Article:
Pineapple mouse cookies for Chinese New Year

Traditional Chinese pineapple cakes (鳳梨酥), symbolizing prosperity for the Lunar New Year, are a delicate balance of butter and fruit. This rat pack is happily adorable and bite-sized, celebrating the year of the rat.

Today is the Chinese Lantern Festival, marking the last day of Lunar New Year celebrations, which means I can finally 1) cut my hair; 2) vacuum; and 3) wear black clothing without having to feel guilty about breaking the many festival season superstitions

And although it’s undoubtedly one of the coldest days we’ve had this winter in Toronto, I can see the light at the tunnel: longer days with the return of Spring, officially rung in by tonight’s first full moon of the season. 

During the holidays, it’s all about the good fortune – money, luck and health (for many people, in that order), and the pineapple cookie is no different. In Hokkien, the Chinese dialect largely spoken in Taiwan, where these cookies originate, the word for pineapple sounds similar to the forthcoming of prosperity.  

In the 1930s, Taiwan was one of the largest exporters of pineapple; and today, you can find these freshly made cakes sold in fancy gold-embellished boxes as souvenirs or even wedding gifts. 

They’re on the drier and crumbly side, but contrasted with the sweet and sticky fruit jam in the centre. Plus, if you’re making your own pineapple jam, the end result is much juicier than the store-bought ones. 

So, if you fell for a Chinese taboo, doing so much as wash your hair or do laundry on New Year’s Day, you might be in luck. These cookies may not reverse your bad fortune for 2020, but it’ll definitely make your year all the more sweet!!! 

In the making

✘ Don’t panic if your pineapple jam doesn’t thicken up in 30 minutes. Keep it on the stovetop for 45 minutes at most, because it will continue to dry out – and get less runny – as it cools and when it’s baked. 

✘ Don’t turn your oven higher than 300°F, or the cookies may crack. Hold off on opening the oven midway, otherwise the temperature fluctuation might cause cracking too.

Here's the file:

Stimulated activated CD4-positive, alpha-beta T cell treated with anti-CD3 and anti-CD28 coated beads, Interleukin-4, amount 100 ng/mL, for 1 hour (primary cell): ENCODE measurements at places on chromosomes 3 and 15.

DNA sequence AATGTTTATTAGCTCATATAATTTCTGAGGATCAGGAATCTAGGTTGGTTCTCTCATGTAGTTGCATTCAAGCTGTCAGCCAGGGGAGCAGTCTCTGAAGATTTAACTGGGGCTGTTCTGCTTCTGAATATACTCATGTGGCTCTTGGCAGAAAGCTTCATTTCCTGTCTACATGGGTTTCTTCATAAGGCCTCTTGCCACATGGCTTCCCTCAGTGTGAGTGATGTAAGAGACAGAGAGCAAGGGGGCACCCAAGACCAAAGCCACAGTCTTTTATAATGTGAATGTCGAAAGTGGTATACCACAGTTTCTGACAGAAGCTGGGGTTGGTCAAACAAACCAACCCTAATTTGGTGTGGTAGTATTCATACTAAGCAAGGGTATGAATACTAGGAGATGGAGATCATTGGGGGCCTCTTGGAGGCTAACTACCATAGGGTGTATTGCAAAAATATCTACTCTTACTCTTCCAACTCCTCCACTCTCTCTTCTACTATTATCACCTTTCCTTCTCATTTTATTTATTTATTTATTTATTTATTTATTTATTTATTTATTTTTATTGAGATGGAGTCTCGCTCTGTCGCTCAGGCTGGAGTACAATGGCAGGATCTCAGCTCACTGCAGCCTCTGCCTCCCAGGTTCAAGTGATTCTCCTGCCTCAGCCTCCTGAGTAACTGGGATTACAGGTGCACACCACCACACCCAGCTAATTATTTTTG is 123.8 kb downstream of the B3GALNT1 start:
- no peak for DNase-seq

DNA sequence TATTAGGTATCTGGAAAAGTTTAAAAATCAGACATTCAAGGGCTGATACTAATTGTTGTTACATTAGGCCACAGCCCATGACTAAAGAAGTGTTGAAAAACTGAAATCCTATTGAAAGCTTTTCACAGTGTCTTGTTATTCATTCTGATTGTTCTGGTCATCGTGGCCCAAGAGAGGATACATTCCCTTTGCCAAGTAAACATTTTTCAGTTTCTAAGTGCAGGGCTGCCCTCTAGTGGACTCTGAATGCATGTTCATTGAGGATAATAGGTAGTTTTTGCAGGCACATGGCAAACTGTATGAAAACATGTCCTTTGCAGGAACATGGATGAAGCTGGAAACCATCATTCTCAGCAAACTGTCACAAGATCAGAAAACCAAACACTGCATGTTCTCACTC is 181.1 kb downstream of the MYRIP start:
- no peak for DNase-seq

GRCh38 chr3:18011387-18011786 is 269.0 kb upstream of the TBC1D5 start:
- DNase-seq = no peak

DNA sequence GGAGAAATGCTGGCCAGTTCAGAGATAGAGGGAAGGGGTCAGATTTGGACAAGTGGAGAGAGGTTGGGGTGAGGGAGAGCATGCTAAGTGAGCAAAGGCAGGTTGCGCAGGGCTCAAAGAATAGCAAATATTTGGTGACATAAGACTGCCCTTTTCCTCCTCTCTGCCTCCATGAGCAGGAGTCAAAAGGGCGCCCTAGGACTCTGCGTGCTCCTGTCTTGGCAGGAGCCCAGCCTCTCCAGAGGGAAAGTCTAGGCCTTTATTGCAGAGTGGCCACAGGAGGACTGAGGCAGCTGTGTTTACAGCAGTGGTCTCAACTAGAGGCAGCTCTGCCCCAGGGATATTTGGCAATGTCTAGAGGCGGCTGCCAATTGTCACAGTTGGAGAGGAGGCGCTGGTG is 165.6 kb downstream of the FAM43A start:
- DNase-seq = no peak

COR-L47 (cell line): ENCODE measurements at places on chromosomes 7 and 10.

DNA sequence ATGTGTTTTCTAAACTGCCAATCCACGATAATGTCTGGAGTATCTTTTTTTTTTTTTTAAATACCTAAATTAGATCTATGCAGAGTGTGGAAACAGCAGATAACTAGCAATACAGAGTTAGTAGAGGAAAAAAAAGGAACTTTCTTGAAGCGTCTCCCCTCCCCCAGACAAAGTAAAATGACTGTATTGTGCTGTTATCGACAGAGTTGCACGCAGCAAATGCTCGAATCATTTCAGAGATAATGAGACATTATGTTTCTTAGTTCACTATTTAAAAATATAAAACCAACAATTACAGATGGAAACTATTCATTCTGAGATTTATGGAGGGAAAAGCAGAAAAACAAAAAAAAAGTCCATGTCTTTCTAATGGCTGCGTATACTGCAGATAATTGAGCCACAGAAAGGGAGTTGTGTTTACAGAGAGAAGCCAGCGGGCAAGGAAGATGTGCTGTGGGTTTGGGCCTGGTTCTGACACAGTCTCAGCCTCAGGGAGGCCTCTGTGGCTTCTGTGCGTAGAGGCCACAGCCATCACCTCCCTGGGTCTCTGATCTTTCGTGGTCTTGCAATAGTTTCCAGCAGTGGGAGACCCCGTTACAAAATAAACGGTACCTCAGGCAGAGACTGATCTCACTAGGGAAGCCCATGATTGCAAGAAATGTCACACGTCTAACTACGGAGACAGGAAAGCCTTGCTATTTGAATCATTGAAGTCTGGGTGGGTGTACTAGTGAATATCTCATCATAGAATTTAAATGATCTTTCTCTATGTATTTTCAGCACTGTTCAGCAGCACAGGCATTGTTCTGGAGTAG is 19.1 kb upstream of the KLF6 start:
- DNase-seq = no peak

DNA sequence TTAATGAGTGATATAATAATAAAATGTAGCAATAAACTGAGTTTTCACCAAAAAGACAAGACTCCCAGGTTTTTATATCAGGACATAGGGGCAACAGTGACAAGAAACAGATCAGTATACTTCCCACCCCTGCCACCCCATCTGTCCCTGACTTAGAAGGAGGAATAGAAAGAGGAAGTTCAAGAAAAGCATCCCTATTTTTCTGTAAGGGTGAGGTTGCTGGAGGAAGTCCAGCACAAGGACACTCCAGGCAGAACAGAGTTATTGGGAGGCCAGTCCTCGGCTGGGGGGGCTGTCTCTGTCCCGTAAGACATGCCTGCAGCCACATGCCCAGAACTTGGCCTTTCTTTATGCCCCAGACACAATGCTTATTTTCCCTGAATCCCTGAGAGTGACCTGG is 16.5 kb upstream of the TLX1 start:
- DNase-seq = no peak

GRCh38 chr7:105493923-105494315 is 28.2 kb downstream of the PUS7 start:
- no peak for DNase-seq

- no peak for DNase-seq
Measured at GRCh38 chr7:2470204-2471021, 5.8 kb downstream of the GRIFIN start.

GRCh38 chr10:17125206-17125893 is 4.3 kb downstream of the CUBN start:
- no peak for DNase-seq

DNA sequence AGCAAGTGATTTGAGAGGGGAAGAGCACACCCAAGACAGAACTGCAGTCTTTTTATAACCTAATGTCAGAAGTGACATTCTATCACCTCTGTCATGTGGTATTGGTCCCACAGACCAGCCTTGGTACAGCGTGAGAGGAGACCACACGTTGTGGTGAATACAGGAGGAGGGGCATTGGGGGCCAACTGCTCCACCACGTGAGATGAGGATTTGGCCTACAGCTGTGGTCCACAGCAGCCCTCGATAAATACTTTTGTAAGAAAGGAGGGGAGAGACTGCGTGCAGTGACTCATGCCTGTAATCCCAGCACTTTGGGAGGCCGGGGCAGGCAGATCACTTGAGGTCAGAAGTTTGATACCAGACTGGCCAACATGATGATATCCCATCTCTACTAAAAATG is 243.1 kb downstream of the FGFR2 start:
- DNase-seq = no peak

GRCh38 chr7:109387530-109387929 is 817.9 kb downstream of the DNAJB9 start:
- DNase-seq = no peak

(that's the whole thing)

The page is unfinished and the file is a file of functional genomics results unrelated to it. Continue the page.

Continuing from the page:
✔ It helps to have a glass of water nearby when shaping the mice. Moistening the dough make it more malleable and sticky to better seal the jam inside.

✔ You’ll be lucky the days are longer, because while these cookies are easy to prepare, they can be slow and tedious to decorate and shape into mice. That’s why I unintentionally split the cookie dough into three chunks, saving unused portions in airtight containers for the fridge. Then, on three separate days, I then stuffed and baked the mice in front of mindless background TV. 

✔ Flat-nosed mice are also very cute.



Pineapple cookies

  • Servings: 58 - 60 mice
  • Difficulty: Medium
  • Print

Traditional Chinese pineapple cakes (鳳梨酥), symbolizing prosperity for the Lunar New Year, are a delicate balance of butter and fruit. This rat pack is happily adorable and bite-sized, celebrating the year of the rat.

Credit: adapted from for the jam, for the cookie


Pineapple jam 

  • 2 cans crushed or sliced pineapple (567 grams) 
  • 1/2 cup granulated sugar (52 grams) 


  • 2 cups plain flour (350 grams) 
  • 1 tbsp cornstarch (42 grams) 
  • 1/2 cup icing sugar (60 grams) 
  • 1/2 tsp salt
  • 1 cup unsalted butter, room temperature (227 grams)
  • 2 egg yolks, lightly beaten
  • 1 tsp vanilla extract
  • cold water (few drops if needed)
  • 1/4 cup sliced almonds 


Pineapple jam

  1.  Drain the canned pineapple, and then, using your hands squeeze out any additional juice.
  2. In a blender or food processor, puree the pineapple until smooth.
  3. In a medium saucepan over medium-low heat, combine the pineapple puree and sugar. Mix continually with a wooden spoon until thickened (approximately 30 minutes). Set aside to cool.


  1. In a mixer with the paddle attachment, combine plain flour, cornstarch, icing sugar and salt. Mix or pulse for a few seconds.
  2. Add butter and beat on low speed until mixture has the texture of coarse meal.
  3. Add in lightly beaten egg yolks and vanilla extract and beat on medium speed until a dough is formed. If your dough is too dry, add a few drops of cold water.
  4. Remove dough from mixing bowl and shape into a ball. Cover and chill the ball of dough in the fridge for about 30mins.
  5. Portion out two groups of 10g dough. Mix in brown food colouring in one portion and pink food colouring for another portion. This will make the eyes, nose and tail.
  6. Divide the rest of the uncoloured dough into 11g balls (roughly 58 pieces). 
  7. Preheat oven to 300°F.
  8. To each 11g dough ball, flatten it with your fingers or a rolling pin and spoon in about a teaspoon of the pineapple jam. Pinch the edges of the dough to seal it, forming it into a ball with a pointed edge to form the nose.
  9. Stick two almonds in the top for ears. Add eyes, nose and a tail (optional) using the black and pink coloured dough you made earlier.
  10. Place the tarts on baking tray lined with parchment paper. Bake in preheated oven for 22-25 minutes. Leave to cool on baking tray completely before storing in air-tight containers.


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